Coral Davenport, one of The New York Times’ few environmental reporters, is repeating her past mistakes on Keystone XL reporting. The Keystone XL pipeline would connect Canada’s tar sands to Texan oil refineries, allowing the high-carbon product to reach the global oil market. Over its forty-year intended lifetime, the pipeline’s tar sands crude would have a greenhouse-pollution footprint of about 7 billion tons of carbon dioxide, the equivalent of forty new coal-fired power plants. By any reasonable measure, the Keystone XL pipeline is a major piece of infrastructure for the Canadian tar-sands industry and a significant threat to a safe climate.In a recent story entitled “Experts Say That Battle on Keystone Pipeline Is Over Politics, Not Facts,” Davenport claimed that the tar-sands pipeline has little real policy significance.
But most energy and policy experts say the battle over Keystone overshadows the importance of the project as an environmental threat or an engine of the economy. The pipeline will have little effect, they say, on climate change, production of the Canadian oil sands, gasoline prices and the overall job market in the United States.
On Earth Day last year, Davenport penned a nearly identical story, writing, “when it comes to the pipeline’s true impact on global warming, energy and climate change experts — including former Obama administration officials — say Keystone’s political symbolism vastly outweighs its policy substance.”
The original version of last year’s story understated the scale of the tar-sands pipeline’s greenhouse pollution by a factor of ten.Davenport’s new story relies on experts who have done work on behalf of the oil and gas industry, leading with Robert Stavins, the influential Harvard Kennedy School economist who has studied climate policy for the last thirty years. Stavins claims:
“The political fight about Keystone is vastly greater than the economic, environmental or energy impact of the pipeline itself. It doesn’t make a big difference in energy prices, employment, or climate change either way.”
An active supporter of the boom in natural gas extraction, Stavins also opposes the climate movement’s campaign to divest universities and other institutions from the fossil fuel industry.
It does not appear that Stavins has conducted any published work on Keystone XL or the economics of Canadian tar sands. However, a Kennedy School doctoral candidate named Gabe Chan has analyzed the climate economics of Canada’s tar sands. Chan and his co-authors found that under global policy that maintains a safe climate, Canada’s tar-sands development would collapse. The study raises serious questions about whether approval of Keystone XL is consistent with the international climate commitments the State Department has made at the direction of President Barack Obama.
With climate policies implemented worldwide, the Canadian bitumen production is significantly reduced. Left (e) shows global climate policy scenario, right (f) global climate policy with carbon-capture-and-sequestration technology. (Chan et al. 2012)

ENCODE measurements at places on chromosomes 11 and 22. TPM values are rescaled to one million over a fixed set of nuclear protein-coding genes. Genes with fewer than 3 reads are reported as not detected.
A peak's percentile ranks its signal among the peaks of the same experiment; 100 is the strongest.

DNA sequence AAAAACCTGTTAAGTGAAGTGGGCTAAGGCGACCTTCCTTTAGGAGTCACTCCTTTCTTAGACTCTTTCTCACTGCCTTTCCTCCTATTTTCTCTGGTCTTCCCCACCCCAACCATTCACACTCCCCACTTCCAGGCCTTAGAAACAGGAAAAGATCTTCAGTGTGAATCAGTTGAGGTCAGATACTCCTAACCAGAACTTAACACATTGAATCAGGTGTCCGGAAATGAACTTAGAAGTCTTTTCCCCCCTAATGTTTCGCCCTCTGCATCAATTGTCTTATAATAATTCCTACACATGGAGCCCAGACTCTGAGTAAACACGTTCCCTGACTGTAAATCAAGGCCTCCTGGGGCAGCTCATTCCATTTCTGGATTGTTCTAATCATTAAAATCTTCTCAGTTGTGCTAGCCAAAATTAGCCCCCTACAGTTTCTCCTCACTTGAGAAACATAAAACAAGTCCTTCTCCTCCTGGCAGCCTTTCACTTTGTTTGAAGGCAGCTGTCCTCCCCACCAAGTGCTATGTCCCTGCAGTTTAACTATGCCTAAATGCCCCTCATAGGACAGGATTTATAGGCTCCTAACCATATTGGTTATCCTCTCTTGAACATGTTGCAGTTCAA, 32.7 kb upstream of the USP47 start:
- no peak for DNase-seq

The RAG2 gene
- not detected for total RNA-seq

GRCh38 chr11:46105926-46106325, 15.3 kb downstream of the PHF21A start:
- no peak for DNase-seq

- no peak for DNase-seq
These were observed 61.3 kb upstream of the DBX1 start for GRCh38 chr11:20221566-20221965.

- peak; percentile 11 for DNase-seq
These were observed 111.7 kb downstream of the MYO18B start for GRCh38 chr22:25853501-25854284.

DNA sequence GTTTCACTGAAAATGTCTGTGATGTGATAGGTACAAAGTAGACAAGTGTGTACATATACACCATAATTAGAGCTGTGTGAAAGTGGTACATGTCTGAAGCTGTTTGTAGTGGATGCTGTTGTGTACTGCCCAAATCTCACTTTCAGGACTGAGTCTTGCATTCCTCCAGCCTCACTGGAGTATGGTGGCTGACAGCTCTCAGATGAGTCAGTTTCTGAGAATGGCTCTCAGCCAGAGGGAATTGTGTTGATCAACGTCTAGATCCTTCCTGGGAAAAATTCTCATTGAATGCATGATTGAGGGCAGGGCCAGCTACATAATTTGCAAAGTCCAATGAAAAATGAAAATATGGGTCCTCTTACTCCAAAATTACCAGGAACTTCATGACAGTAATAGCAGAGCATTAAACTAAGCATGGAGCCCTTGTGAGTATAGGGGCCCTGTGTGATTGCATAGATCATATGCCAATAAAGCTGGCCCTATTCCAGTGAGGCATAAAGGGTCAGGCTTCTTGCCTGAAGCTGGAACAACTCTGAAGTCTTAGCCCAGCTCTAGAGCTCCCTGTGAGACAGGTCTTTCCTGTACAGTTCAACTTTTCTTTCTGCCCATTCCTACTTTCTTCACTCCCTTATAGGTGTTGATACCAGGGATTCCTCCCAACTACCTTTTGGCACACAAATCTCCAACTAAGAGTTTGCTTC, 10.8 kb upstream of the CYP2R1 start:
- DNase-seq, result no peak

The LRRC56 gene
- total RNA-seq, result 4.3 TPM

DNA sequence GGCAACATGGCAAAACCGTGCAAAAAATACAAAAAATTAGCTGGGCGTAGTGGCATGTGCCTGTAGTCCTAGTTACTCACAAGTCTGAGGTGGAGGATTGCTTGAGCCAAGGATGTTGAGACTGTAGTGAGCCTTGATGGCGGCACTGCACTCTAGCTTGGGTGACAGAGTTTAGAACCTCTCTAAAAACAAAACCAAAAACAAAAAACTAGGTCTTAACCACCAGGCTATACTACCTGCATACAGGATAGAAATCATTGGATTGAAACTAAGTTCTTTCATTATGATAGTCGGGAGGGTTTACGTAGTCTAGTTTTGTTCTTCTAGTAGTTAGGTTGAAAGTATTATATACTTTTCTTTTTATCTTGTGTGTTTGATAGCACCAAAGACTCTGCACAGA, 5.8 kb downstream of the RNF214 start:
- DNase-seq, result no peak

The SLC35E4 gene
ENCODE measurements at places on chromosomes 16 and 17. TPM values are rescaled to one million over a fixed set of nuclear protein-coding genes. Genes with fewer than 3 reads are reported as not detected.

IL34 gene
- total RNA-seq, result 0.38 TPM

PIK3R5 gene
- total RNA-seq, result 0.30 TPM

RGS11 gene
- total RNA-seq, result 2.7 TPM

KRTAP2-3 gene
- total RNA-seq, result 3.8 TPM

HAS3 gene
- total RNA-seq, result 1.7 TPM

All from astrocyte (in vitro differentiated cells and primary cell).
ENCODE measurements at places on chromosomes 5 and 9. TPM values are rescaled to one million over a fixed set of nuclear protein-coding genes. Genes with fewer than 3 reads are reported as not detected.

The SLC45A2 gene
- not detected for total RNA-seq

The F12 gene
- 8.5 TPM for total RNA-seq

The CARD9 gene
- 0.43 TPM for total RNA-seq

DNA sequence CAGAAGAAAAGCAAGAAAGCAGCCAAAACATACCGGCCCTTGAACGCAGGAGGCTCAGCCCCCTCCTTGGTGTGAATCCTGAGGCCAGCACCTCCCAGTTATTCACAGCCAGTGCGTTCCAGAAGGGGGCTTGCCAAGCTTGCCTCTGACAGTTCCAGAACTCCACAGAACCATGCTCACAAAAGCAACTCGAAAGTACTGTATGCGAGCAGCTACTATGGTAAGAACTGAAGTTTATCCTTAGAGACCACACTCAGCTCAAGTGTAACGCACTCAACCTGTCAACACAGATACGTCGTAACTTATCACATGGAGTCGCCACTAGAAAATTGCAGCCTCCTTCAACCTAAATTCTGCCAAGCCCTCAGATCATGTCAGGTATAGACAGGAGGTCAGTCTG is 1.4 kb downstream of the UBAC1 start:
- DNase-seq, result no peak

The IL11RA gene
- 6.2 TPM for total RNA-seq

The other people denoted as “experts” by Davenport are Robert McNally, a former George W. Bush official who now works as an professional advocate for the oil and natural gas industry, and Christine Tezak, a pipeline-finance analyst, who bet that Keystone XL would be approved in 2011 (as did her current boss, Kevin Book).
Stavins has done consulting work for Chevron, Exelon, Duke Energy, and the Western States Petroleum Association. Neither McNally nor Tezak publicly disclose their clients who are part of or invest in the fossil-fuel industry. None have a scientific background, and none have published work analyzing the environmental impact of the Keystone XL pipeline.
In the words of climate scientist John Abraham, “People who think Keystone is a minor issue don’t understand science and they sure don’t understand economics.”
The pipeline is intended to ship upwards of 830,000 barrels of tar-sands crude a day for a 40-year lifespan. The pipeline will add 120-200 million tons of carbon-dioxide-equivalent to the atmosphere annually, with a lifetime footprint of 6 to 8 billion tons CO2e. That’s as much greenhouse pollution as 40 to 50 average U.S. coal-fired power plants. Furthermore the Keystone XL pipeline is recognized by the tar-sands industry as a key spigot for the future development of the Alberta tar sands, which would emit 840 billion tons CO2e if fully exploited.
Interviewing Washington insiders who have offered various forms of support for the Keystone XL project, Davenport claims instead that “Keystone’s political symbolism vastly outweighs its policy substance.” To support the claim, Davenport then erroneously underestimates the global warming footprint of the pipeline by a factor of ten. Davenport’s crucial error is to contrast the actual carbon footprint of existing fossil-fuel projects — such as US electric power plants (2.8 billion tons) and tailpipe emissions (1.9 billion) — to the impact of the pipeline’s oil being dirtier than traditional petroleum, without explaining that she was switching measurements: